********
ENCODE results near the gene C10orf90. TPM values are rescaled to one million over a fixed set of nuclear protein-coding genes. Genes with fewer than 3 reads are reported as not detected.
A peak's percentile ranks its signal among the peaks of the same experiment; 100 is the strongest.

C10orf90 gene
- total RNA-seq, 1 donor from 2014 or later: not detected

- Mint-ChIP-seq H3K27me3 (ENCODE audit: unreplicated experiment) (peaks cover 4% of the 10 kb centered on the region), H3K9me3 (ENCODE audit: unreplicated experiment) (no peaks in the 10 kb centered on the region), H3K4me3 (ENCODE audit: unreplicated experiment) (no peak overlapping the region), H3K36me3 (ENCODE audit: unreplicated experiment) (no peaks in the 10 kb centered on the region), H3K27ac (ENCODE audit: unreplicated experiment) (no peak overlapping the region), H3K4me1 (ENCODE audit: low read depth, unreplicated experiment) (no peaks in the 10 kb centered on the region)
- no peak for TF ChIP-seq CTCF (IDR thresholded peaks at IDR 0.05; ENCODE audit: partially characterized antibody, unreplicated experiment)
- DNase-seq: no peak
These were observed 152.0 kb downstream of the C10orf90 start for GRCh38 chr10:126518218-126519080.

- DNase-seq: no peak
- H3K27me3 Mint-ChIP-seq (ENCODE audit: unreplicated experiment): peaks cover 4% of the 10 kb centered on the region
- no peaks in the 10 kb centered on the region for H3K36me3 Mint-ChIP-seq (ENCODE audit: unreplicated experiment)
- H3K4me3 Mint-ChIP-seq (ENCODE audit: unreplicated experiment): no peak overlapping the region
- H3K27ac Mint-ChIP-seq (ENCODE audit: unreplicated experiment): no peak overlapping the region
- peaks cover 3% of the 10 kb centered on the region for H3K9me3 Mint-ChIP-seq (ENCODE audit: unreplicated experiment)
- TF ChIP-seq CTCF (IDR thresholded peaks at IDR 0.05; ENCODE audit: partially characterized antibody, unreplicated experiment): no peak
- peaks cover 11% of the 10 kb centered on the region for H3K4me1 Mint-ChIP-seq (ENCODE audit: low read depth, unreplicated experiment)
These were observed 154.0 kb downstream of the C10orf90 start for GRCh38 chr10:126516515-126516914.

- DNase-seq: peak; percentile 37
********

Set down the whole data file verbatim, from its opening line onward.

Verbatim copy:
ENCODE results near the gene C10orf90. TPM values are rescaled to one million over a fixed set of nuclear protein-coding genes. Genes with fewer than 3 reads are reported as not detected.
A peak's percentile ranks its signal among the peaks of the same experiment; 100 is the strongest.

C10orf90 gene
- total RNA-seq, 1 donor from 2014 or later: not detected

- Mint-ChIP-seq H3K27me3 (ENCODE audit: unreplicated experiment) (peaks cover 4% of the 10 kb centered on the region), H3K9me3 (ENCODE audit: unreplicated experiment) (no peaks in the 10 kb centered on the region), H3K4me3 (ENCODE audit: unreplicated experiment) (no peak overlapping the region), H3K36me3 (ENCODE audit: unreplicated experiment) (no peaks in the 10 kb centered on the region), H3K27ac (ENCODE audit: unreplicated experiment) (no peak overlapping the region), H3K4me1 (ENCODE audit: low read depth, unreplicated experiment) (no peaks in the 10 kb centered on the region)
- no peak for TF ChIP-seq CTCF (IDR thresholded peaks at IDR 0.05; ENCODE audit: partially characterized antibody, unreplicated experiment)
- DNase-seq: no peak
These were observed 152.0 kb downstream of the C10orf90 start for GRCh38 chr10:126518218-126519080.

- DNase-seq: no peak
- H3K27me3 Mint-ChIP-seq (ENCODE audit: unreplicated experiment): peaks cover 4% of the 10 kb centered on the region
- no peaks in the 10 kb centered on the region for H3K36me3 Mint-ChIP-seq (ENCODE audit: unreplicated experiment)
- H3K4me3 Mint-ChIP-seq (ENCODE audit: unreplicated experiment): no peak overlapping the region
- H3K27ac Mint-ChIP-seq (ENCODE audit: unreplicated experiment): no peak overlapping the region
- peaks cover 3% of the 10 kb centered on the region for H3K9me3 Mint-ChIP-seq (ENCODE audit: unreplicated experiment)
- TF ChIP-seq CTCF (IDR thresholded peaks at IDR 0.05; ENCODE audit: partially characterized antibody, unreplicated experiment): no peak
- peaks cover 11% of the 10 kb centered on the region for H3K4me1 Mint-ChIP-seq (ENCODE audit: low read depth, unreplicated experiment)
These were observed 154.0 kb downstream of the C10orf90 start for GRCh38 chr10:126516515-126516914.

- DNase-seq: peak; percentile 37